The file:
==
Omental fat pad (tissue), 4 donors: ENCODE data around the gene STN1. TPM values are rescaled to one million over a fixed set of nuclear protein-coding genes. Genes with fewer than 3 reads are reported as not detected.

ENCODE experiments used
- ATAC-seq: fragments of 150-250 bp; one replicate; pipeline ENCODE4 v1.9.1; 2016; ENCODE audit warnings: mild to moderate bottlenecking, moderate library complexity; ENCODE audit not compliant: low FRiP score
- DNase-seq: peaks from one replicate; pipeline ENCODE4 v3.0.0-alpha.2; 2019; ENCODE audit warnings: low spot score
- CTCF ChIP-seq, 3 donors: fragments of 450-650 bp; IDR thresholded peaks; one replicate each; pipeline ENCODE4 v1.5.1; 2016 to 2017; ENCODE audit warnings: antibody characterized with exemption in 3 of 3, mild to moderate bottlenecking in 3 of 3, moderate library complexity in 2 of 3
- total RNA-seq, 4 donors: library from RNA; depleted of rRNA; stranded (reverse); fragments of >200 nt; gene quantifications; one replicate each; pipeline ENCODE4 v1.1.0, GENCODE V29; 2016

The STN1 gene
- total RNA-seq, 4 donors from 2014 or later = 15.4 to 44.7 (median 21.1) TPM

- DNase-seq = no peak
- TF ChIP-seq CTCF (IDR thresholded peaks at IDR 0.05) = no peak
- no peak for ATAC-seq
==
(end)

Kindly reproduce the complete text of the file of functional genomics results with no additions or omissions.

Omental fat pad (tissue), 4 donors: ENCODE data around the gene STN1. TPM values are rescaled to one million over a fixed set of nuclear protein-coding genes. Genes with fewer than 3 reads are reported as not detected.

ENCODE experiments used
- ATAC-seq: fragments of 150-250 bp; one replicate; pipeline ENCODE4 v1.9.1; 2016; ENCODE audit warnings: mild to moderate bottlenecking, moderate library complexity; ENCODE audit not compliant: low FRiP score
- DNase-seq: peaks from one replicate; pipeline ENCODE4 v3.0.0-alpha.2; 2019; ENCODE audit warnings: low spot score
- CTCF ChIP-seq, 3 donors: fragments of 450-650 bp; IDR thresholded peaks; one replicate each; pipeline ENCODE4 v1.5.1; 2016 to 2017; ENCODE audit warnings: antibody characterized with exemption in 3 of 3, mild to moderate bottlenecking in 3 of 3, moderate library complexity in 2 of 3
- total RNA-seq, 4 donors: library from RNA; depleted of rRNA; stranded (reverse); fragments of >200 nt; gene quantifications; one replicate each; pipeline ENCODE4 v1.1.0, GENCODE V29; 2016

The STN1 gene
- total RNA-seq, 4 donors from 2014 or later = 15.4 to 44.7 (median 21.1) TPM

- DNase-seq = no peak
- TF ChIP-seq CTCF (IDR thresholded peaks at IDR 0.05) = no peak
- no peak for ATAC-seq